Investment Insights

Market Watch: New All-time Highs for the New Year

  • Jan 24, 2024
  • Matthew Boxall

Three weeks into the new year and we have new all-time highs across the three major US indices. It was a familiar catalyst that we had seen all throughout 2023, AI, that was the driving force behind the rally. One of the key elements to AI is the role of semiconductors. The world’s largest semiconductor maker, Taiwan Semiconductor stated that it expects revenue growth this year to be at least 20%, more than doubling the rate of the industry. Industry rivals such as Broadcom and Qualcomm have also indicated that the market for high-end chip manufacturing is still strong. They anticipate a significant recovery in the smartphone and PC chip sectors towards the end of 2024 and into early 2025. Microsoft also made headlines this week as it overtook Apple as the world’s most valuable company. Whilst this is not the first time that Microsoft have etched ahead of the iPhone maker, but investors now believe it will maintain its top position, supported by its growing engagement in AI.


Microsoft holds a significant share in OpenAI, the creators of ChatGPT, and has been heavily investing in research and development, forming industry partnerships, and strategically acquiring companies like LinkedIn and GitHub. These moves are aimed at acquiring data and AI expertise.

On a macroeconomic front, it seemed it was the season to be shopping, 
in December, with retail spending in America increasing at its most robust rate in three months, as consumers shrugged off concerns about inflation and interest rates. US retail sales, seasonally adjusted but not inflation-adjusted, climbed by 0.6% compared to the previous month, a significant rise from the 0.3% growth in November and exceeding the 0.4% economists had anticipated. This surge marked a fitting conclusion to a year characterised by surprising economic resilience, largely driven by the sustained spending habits of American consumers. It also indicates that the US consumer is starting 2024 on a strong footing.

Closer to home, UK inflation unexpectedly accelerated in December, whilst wage growth sharply slowed toward the end of the year, leading traders to reconsider their expectations for lower interest rates. Consumer prices rose by 4% compared to a year earlier, contrary to the anticipated dip to 3.8%. Services inflation, a key indicator for the central bank, also edged up to 6.4% from 6.3%. Meanwhile, core inflation, which omits fluctuating food and energy costs, remained at 5.1%, defying predictions of a decrease. Despite these inflationary pressures, there was a noticeable slowdown in UK wage growth towards the end of the year. Total pay growth decelerated to 6.5%, after reaching a record 8.5% in July. However, there is a silver lining: with consumer price increases slowing down more rapidly, real (inflation-adjusted) earnings continued to rise, providing some relief from the intense financial strain experienced by Britons over the past two years.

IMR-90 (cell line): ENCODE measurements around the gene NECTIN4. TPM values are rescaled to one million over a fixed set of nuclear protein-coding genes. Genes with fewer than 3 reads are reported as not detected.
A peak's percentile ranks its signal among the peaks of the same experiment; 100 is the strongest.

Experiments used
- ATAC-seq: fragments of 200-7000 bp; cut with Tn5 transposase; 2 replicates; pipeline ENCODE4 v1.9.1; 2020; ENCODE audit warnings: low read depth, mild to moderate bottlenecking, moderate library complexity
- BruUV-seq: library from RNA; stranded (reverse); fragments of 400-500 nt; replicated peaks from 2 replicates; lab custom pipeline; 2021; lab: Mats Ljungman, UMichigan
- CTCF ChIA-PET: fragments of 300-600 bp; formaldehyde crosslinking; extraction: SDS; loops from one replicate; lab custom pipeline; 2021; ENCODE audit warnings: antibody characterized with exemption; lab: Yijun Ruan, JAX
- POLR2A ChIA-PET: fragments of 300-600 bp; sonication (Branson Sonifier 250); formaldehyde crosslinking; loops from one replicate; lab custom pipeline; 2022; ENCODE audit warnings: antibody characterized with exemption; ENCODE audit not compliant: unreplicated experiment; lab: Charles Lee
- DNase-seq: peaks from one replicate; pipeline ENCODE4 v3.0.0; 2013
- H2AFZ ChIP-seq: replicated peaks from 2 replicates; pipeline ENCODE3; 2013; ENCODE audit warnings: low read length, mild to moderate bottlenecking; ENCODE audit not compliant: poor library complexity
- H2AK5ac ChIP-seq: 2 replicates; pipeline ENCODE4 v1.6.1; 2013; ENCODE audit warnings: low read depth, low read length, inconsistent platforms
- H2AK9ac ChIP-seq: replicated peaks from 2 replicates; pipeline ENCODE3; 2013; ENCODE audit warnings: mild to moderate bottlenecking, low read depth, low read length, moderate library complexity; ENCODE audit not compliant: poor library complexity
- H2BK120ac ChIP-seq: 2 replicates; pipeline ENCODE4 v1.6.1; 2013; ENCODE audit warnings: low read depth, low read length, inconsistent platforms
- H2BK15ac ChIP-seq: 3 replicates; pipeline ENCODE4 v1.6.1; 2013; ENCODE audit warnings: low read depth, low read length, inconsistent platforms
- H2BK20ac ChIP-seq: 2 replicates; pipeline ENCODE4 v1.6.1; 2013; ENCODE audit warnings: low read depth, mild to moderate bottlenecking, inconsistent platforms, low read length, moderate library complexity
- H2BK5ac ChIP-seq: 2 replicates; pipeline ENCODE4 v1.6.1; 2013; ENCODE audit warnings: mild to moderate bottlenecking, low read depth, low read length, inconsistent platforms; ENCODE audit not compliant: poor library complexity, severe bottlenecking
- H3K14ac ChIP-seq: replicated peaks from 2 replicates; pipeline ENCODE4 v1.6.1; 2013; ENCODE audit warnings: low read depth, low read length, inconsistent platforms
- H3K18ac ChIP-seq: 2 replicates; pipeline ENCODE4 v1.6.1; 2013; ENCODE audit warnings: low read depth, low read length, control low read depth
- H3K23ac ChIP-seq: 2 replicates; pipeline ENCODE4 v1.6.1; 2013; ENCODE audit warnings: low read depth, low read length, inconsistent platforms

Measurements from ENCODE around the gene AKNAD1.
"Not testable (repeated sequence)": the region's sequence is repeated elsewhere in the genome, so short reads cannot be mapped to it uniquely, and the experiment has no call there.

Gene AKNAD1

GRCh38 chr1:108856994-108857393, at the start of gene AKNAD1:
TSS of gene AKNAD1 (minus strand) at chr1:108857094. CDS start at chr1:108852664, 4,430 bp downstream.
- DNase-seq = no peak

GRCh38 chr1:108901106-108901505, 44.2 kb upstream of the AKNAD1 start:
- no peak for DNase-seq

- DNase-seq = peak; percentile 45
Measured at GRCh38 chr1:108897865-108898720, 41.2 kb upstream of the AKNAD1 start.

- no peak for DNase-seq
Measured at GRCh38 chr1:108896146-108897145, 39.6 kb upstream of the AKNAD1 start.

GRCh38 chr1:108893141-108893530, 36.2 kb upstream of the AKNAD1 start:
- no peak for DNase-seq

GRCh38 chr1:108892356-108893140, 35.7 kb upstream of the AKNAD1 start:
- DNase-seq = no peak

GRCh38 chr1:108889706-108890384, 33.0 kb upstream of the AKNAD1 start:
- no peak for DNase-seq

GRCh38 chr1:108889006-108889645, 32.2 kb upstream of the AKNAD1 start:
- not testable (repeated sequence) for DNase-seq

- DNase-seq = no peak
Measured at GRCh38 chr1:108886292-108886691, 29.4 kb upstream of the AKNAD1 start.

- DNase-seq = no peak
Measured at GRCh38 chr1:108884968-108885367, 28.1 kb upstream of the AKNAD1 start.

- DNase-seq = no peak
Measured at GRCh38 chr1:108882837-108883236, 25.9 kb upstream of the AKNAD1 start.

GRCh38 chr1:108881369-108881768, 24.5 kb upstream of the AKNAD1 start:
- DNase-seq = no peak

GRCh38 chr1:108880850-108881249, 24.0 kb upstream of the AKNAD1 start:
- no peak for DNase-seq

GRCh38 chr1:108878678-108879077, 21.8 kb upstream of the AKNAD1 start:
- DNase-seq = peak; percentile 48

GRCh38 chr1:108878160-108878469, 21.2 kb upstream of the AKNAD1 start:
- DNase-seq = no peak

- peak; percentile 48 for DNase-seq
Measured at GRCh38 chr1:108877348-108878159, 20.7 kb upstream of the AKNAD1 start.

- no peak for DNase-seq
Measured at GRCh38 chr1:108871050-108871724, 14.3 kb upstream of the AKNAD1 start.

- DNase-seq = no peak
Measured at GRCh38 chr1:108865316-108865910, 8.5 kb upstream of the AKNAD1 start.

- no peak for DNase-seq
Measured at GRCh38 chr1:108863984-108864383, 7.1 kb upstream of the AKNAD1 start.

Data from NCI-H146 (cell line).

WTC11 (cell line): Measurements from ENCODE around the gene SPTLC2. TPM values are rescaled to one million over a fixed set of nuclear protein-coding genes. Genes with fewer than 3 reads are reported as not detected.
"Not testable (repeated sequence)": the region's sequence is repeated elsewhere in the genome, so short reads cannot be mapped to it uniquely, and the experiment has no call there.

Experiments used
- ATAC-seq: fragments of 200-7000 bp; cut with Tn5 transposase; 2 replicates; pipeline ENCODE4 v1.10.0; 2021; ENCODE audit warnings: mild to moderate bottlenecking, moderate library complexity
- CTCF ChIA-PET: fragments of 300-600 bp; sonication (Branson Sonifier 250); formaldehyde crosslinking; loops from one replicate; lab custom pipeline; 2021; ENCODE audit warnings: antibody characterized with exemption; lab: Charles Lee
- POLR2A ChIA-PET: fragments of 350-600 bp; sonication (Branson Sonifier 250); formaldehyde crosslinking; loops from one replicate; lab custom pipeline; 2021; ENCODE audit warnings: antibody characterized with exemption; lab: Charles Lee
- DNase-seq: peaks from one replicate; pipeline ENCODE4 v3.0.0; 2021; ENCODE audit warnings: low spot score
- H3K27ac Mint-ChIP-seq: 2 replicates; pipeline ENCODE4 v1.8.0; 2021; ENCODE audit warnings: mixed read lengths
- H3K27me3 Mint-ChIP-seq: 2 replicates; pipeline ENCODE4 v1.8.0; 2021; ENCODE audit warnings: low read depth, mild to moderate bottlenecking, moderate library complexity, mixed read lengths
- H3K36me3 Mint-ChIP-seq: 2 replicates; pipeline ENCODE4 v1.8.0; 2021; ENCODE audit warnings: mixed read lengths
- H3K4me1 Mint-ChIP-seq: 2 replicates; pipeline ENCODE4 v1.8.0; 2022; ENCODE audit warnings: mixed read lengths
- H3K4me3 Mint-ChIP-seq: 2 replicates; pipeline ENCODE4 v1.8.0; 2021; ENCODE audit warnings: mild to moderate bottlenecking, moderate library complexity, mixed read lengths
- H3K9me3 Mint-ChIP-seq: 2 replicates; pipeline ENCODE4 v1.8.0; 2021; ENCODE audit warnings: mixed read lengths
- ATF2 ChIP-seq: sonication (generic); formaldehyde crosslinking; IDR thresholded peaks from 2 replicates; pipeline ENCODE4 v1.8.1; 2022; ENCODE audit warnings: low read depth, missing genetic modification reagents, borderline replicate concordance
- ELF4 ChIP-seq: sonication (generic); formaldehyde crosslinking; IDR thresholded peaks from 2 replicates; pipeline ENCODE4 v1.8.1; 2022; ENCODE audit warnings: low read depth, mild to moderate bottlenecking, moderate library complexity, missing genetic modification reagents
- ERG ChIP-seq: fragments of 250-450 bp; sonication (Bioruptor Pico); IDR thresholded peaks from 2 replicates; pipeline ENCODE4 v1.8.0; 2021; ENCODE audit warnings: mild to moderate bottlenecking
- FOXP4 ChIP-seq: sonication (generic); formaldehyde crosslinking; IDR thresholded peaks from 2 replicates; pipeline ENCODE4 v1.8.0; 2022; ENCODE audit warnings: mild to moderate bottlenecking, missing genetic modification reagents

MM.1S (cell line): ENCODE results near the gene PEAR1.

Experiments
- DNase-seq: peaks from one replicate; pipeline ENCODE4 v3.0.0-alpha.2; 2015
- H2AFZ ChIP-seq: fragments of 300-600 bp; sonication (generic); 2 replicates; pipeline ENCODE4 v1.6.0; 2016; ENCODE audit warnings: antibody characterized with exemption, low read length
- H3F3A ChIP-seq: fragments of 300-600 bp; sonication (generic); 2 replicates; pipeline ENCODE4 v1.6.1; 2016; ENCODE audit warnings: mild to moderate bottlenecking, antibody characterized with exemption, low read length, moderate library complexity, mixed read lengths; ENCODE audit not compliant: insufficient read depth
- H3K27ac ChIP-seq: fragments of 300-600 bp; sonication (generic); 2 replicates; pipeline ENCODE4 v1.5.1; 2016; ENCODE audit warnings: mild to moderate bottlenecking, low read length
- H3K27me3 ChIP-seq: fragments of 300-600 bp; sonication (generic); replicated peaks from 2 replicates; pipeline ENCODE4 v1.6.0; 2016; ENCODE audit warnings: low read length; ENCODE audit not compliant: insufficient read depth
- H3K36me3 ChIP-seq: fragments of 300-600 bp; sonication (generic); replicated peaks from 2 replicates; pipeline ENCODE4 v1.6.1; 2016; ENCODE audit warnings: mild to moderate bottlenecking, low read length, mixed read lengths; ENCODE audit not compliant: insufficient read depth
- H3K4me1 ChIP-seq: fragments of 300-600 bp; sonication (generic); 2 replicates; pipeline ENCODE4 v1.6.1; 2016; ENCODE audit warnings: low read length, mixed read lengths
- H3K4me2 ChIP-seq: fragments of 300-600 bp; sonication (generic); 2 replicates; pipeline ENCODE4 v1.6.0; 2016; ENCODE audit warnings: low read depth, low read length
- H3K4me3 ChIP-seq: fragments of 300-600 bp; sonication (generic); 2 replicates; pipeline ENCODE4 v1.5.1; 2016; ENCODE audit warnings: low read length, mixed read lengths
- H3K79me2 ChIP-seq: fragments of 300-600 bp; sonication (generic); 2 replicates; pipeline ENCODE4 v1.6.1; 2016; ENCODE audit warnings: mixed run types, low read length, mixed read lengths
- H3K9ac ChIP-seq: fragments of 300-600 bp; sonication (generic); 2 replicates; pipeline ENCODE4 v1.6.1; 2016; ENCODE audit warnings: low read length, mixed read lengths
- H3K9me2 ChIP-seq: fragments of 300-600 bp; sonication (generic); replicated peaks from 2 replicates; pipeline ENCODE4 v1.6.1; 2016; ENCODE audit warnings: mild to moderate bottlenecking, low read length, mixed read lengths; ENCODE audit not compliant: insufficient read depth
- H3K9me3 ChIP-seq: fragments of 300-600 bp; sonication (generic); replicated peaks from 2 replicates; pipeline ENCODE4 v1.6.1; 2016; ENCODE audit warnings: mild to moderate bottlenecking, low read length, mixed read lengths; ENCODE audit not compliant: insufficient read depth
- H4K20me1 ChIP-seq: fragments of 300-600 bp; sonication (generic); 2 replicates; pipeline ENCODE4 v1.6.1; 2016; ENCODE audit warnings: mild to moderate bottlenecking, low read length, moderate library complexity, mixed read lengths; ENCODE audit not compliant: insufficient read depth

Turning our gaze to the East, China has continued to attract attention, albeit for undesirable reasons. Its biggest challenges are falling home prices and a declining population. In 2023, the Chinese economy saw a rebound, growing by 5.2% matching the government's conservative target of "around 5%", a notable recovery from the 3% growth in 2022 amidst stringent zero-Covid policies. A declining population poses a long-term challenge for China, but it faces an immediate concern in the form of deflation. The "GDP deflator", which provides a more comprehensive view of inflation by comparing the economy's size in nominal and real (inflation-adjusted) terms, shows concerning trends.

In the fourth quarter, China's GDP deflator contracted by 1.5%, marking its most prolonged decline since 1999. Prolonged deflation, driven by weak domestic demand, a persistent property crisis, a sluggish job market, and diminishing exports, poses a significant risk of an economic downturn.

The crypto markets started the week strong after the landmark approval of Bitcoin ETFs the week prior. However, it seemed like it was a ‘buy the rumour, sell the news’ event as Bitcoin and most of the broader crypto had outperformed traditional markets throughout 2023. Despite the pullback in Bitcoin price, issuers of the Bitcoin ETFs have seen inflows of assets suggesting strong investor interest. There is a flurry of data for investors to watch out for in the week ahead. With earnings from the likes of Tesla, Netflix, Visa and Johnson & Johnson, consumer sentiment will be in the forefront of investors’ minds. From an economic perspective, Thursday will see the US economic growth for Q4 and the European Central Bank interest rate announcement.

TEAM Asset Management is a trading name of Theta Enhanced Asset Management Limited which is regulated by the Jersey Financial Services Commission.